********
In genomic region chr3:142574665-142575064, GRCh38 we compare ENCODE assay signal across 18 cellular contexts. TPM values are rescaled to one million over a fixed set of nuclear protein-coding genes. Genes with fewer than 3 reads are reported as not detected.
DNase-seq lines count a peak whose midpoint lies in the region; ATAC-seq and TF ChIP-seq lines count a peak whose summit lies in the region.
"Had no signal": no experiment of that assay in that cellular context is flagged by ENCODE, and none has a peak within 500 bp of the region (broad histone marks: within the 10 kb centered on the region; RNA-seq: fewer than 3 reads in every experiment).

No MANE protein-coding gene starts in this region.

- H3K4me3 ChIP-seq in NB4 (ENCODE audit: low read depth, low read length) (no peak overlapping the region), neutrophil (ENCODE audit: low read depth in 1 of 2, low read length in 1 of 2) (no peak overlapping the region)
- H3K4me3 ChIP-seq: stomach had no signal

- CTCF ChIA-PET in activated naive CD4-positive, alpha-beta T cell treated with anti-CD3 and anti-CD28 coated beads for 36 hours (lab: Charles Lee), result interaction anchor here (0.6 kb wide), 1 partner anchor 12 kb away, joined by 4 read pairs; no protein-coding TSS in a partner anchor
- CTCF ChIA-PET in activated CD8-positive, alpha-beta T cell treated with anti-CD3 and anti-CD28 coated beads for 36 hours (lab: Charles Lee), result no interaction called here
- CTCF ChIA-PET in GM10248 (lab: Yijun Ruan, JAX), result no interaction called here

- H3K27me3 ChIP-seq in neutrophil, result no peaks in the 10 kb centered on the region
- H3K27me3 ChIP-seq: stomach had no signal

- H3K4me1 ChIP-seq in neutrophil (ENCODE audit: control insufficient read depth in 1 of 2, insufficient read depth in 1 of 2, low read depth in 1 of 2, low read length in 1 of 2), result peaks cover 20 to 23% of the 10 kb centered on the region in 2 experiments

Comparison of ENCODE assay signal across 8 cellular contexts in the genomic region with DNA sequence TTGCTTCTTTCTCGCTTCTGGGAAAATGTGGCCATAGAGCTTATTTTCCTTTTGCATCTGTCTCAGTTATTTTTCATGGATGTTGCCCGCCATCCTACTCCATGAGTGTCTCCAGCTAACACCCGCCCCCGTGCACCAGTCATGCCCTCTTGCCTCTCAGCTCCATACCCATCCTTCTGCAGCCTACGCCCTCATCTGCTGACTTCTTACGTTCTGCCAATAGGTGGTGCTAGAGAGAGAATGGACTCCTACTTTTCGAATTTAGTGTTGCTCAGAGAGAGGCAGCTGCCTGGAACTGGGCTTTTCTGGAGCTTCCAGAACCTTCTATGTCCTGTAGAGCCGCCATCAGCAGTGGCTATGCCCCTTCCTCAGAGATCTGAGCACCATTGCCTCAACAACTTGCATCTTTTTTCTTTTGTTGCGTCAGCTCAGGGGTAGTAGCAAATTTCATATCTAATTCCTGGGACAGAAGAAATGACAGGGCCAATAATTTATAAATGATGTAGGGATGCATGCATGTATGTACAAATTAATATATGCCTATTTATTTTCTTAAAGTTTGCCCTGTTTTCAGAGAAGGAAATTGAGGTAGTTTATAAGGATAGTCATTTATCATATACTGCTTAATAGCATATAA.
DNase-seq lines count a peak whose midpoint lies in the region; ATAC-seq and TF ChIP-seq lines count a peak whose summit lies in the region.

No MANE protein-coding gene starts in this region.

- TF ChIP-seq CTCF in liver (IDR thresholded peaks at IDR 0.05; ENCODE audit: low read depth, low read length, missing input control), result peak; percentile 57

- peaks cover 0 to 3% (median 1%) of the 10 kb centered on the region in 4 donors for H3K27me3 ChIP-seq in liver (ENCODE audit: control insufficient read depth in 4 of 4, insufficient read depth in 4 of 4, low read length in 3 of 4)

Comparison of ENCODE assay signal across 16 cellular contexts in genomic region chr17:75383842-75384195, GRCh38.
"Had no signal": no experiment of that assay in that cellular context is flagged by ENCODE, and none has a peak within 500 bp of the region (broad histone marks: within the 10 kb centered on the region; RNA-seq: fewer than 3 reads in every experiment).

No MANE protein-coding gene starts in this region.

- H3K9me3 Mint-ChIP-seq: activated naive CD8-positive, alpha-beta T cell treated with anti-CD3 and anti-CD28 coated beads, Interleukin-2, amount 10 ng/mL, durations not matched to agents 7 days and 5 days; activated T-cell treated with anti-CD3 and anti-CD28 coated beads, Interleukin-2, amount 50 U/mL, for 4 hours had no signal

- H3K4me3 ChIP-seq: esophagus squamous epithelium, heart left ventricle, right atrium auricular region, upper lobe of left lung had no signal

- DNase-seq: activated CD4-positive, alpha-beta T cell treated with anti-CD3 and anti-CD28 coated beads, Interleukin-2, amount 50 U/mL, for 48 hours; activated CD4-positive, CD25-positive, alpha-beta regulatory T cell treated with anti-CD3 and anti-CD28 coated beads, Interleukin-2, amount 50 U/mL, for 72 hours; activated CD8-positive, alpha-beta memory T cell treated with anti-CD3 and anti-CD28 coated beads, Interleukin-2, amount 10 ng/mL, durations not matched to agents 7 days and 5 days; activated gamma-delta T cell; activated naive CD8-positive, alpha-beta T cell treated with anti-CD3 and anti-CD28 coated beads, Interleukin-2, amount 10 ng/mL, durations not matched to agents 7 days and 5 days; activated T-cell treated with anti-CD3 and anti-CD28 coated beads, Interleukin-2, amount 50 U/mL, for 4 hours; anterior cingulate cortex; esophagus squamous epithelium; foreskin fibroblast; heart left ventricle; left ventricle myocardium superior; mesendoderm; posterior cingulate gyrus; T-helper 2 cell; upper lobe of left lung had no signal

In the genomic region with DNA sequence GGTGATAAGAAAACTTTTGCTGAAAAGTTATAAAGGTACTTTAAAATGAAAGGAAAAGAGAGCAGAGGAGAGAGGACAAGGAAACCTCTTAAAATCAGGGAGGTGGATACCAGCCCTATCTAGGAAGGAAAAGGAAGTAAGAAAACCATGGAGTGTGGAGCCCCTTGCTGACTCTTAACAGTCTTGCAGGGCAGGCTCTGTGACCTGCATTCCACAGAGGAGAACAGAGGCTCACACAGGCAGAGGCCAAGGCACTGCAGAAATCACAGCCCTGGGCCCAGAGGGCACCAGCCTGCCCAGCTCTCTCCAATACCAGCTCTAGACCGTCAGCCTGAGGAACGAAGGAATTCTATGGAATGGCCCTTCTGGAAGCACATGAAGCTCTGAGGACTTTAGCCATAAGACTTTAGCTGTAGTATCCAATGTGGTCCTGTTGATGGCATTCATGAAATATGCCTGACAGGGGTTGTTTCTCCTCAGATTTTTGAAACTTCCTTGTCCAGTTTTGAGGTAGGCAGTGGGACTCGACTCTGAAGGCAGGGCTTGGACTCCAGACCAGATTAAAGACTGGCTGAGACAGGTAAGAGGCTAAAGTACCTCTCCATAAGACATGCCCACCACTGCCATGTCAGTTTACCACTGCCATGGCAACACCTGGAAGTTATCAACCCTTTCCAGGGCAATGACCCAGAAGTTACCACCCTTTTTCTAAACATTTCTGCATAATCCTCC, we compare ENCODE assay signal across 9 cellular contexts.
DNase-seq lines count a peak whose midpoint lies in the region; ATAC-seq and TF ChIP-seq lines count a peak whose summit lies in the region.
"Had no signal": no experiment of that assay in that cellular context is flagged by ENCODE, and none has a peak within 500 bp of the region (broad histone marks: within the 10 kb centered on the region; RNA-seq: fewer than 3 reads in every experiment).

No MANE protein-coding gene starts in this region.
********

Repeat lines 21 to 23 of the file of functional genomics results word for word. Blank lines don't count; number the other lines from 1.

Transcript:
- H3K9me3 Mint-ChIP-seq: activated naive CD8-positive, alpha-beta T cell treated with anti-CD3 and anti-CD28 coated beads, Interleukin-2, amount 10 ng/mL, durations not matched to agents 7 days and 5 days; activated T-cell treated with anti-CD3 and anti-CD28 coated beads, Interleukin-2, amount 50 U/mL, for 4 hours had no signal

- H3K4me3 ChIP-seq: esophagus squamous epithelium, heart left ventricle, right atrium auricular region, upper lobe of left lung had no signal

- DNase-seq: activated CD4-positive, alpha-beta T cell treated with anti-CD3 and anti-CD28 coated beads, Interleukin-2, amount 50 U/mL, for 48 hours; activated CD4-positive, CD25-positive, alpha-beta regulatory T cell treated with anti-CD3 and anti-CD28 coated beads, Interleukin-2, amount 50 U/mL, for 72 hours; activated CD8-positive, alpha-beta memory T cell treated with anti-CD3 and anti-CD28 coated beads, Interleukin-2, amount 10 ng/mL, durations not matched to agents 7 days and 5 days; activated gamma-delta T cell; activated naive CD8-positive, alpha-beta T cell treated with anti-CD3 and anti-CD28 coated beads, Interleukin-2, amount 10 ng/mL, durations not matched to agents 7 days and 5 days; activated T-cell treated with anti-CD3 and anti-CD28 coated beads, Interleukin-2, amount 50 U/mL, for 4 hours; anterior cingulate cortex; esophagus squamous epithelium; foreskin fibroblast; heart left ventricle; left ventricle myocardium superior; mesendoderm; posterior cingulate gyrus; T-helper 2 cell; upper lobe of left lung had no signal